Recalling the title of Robert Gober’s 2014 MoMA show, The Heart is Not a Metaphor, the artist’s current show at Matthew Marks presents an embedded perspective, a uniquely engaged perspective, into Gober’s own internal world. His father built his childhood family house, and, in a similar sense, Gober was also a house-builder, starting his life of art making creating miniature dollhouses.
In “Maquette for Cellar Door” from 2001, front and center as the visitor enters the gallery, one sees a continuation of Gober’s journey into miniatures cobbled together from childhood recollections. With foam core, balsa wood, duct tape, wood, glue, ink and graphite, he has created a little replica of the entrance to an external basement in which one might find dilapidated shelves, food in Ball jars, old shovels or just about anything; a mysterious but familiar spot with stuff in it we’ve seen before. But we cannot know what is in this cellar because the door is closed.
With two upward pointing arrows, “This wall extends to ceiling” is scrawled on the replica of the mini-stairway. A pair of would-be wood doors is open; steps descend into the ground to another door below, this one closed. Behind where a toy viewer would stand looking down at the closed door, “emergency exit” is written on the model. Three rooms back, this tableau reoccurs, cut into the thick concrete floor of the Matthew Marks Gallery, with newly minted drywall extending to the ceiling as instructed, still a replica, but here life-sized. This object, seemingly plucked from the back of a “Cape” house constructed by Gober’s father, is his son’s work with “wood, paint, concrete, plaster, and human hair.” Again, the portal is slammed shut, now with light emanating behind it, more mysterious and less inviting than the outer doors beckoning us. First exhibited in 2001 at the Venice Biennale, it is on view for the first time in the U.S.
The show also features a series of framed works reminiscent of his 1992 piece Prison Window, in which an actual barred porthole transformed gallery-goers into prisoners by separating them from a blue sky. Now, surrounded by fourteen new untitled, slightly messy graphite and pastel drawings on vellum of carefully sketched, barred windows resting on tree branches, tree trunks and other scribbles, we notice each adorns, like a hieroglyphic heart, a nude torso, some male but most female.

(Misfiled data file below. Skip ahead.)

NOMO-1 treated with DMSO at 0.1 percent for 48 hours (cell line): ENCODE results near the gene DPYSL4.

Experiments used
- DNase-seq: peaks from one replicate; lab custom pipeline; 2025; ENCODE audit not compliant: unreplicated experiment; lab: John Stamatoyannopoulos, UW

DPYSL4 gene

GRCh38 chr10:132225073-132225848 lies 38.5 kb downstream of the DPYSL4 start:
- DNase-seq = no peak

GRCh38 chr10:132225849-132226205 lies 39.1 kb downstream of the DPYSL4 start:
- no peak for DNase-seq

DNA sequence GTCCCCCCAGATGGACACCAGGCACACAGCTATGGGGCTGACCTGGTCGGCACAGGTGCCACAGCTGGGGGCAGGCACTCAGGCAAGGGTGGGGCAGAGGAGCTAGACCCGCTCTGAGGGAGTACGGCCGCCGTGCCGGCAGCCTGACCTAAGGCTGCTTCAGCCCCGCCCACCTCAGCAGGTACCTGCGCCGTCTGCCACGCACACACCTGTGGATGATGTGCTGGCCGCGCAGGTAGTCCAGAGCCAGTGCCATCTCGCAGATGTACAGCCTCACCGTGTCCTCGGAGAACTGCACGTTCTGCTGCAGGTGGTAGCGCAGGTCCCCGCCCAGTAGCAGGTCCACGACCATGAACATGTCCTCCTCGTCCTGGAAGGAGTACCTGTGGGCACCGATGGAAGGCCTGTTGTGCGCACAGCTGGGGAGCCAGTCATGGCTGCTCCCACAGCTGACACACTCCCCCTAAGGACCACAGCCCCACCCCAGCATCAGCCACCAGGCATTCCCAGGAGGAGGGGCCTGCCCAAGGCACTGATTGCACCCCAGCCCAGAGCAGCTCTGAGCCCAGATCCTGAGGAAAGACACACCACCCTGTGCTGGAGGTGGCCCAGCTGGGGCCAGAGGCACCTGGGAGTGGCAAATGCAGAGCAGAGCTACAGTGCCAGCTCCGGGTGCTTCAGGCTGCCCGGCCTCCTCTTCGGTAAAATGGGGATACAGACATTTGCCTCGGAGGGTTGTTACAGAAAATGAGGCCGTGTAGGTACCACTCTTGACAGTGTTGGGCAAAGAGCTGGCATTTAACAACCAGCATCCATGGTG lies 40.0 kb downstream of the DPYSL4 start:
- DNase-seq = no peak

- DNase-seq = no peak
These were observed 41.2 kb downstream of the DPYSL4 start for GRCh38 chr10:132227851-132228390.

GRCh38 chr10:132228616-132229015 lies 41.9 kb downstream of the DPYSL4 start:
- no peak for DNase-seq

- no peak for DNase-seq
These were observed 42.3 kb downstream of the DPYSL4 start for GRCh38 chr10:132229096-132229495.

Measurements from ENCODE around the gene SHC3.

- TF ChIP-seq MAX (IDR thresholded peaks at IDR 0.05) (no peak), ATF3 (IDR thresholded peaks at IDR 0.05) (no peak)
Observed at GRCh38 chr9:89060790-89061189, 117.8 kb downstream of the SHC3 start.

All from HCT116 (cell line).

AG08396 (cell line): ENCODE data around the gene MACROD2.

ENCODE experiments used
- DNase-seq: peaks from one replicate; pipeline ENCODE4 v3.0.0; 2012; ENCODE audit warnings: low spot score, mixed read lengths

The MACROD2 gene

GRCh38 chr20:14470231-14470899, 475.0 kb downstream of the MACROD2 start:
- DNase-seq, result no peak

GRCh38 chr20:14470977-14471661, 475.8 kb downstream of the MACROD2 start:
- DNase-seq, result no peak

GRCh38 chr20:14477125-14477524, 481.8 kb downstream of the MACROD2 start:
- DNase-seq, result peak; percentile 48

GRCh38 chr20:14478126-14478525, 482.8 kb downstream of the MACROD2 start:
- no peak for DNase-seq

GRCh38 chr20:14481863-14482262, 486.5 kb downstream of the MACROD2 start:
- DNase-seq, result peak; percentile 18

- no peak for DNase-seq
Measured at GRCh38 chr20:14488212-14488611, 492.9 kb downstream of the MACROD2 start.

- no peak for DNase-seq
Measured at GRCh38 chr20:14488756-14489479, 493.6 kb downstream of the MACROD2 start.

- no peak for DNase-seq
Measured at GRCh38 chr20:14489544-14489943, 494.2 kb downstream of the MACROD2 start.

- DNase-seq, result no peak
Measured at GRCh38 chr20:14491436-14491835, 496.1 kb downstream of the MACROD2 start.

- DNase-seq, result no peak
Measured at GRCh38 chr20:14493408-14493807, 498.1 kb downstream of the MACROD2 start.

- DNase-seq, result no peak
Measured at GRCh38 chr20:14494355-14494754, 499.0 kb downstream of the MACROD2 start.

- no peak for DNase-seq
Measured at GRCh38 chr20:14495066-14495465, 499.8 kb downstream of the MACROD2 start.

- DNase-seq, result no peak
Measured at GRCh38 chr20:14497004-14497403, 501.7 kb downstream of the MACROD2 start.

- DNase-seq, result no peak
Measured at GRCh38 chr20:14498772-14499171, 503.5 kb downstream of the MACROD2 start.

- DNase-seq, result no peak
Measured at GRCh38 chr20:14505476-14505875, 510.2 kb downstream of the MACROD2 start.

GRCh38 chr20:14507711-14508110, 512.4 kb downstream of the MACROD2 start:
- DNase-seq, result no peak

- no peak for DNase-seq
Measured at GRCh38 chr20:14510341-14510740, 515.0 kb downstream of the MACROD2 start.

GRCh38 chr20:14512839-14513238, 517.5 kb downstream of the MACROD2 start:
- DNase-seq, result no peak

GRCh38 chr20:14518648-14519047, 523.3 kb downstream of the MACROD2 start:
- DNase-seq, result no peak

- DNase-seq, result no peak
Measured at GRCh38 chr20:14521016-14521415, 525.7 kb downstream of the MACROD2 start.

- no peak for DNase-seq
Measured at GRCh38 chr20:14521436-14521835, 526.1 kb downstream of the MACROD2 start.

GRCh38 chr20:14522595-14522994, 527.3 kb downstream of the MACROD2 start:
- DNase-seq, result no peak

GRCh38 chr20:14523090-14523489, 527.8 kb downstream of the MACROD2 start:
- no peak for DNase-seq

In another series of three dimensional work, the artist is showing a series of white boxes, which contain robin’s eggs or fruit in the foreground. The fruit looks a bit fake, or no, like real fake fruit, while the delicate blue robin eggs, a stick of butter and other objects are uncannily authentic looking. The shadow boxes comprise a world of colorful and lively objects, yet presented in fairly benign compositions that invites the viewer into a deeper reflection on their own meaning-making and their interpretation of these objects.
There is fruit with dried leaves and pieces of trees or bark. There are eggs on a Chinese food lid positioned over a vine-patterned fabric, a dried leaf resting on the box base below. A plaster ear grows out of not the side of a head, but an anonymous oval base, then emerges out of, or at least near, some blue lilacs, on branches with green leaves and again, a curled, dead leaf below. One outlier inexplicably contains a handle-less plunger on a field of painted cherries, perhaps a cleaned up version of something found behind cellar doors.
Delicate narratives and ideas emerge, those of escape and confinement, of space held just outside the viewer’s grasp, or perhaps more broadly, limits. To Gober, the limits of the work seem equally to presuppose a force beyond them. Gober has religion, his own personal religion he has discussed in the past, alongside his use of metaphors to question faith’s relationship to art while creating his own minimal language. He chooses images he intends to depict, then carefully chooses and uses materials like wax and terra cotta to re-create examples of those images that other materials would not yield, had they been chosen, creating reverse readymades out of all the images and materials he does not choose.
Gober’s work is on view through April 21st.
— M. Bloch
Robert Gober: Tick Tock [Matthew Marks]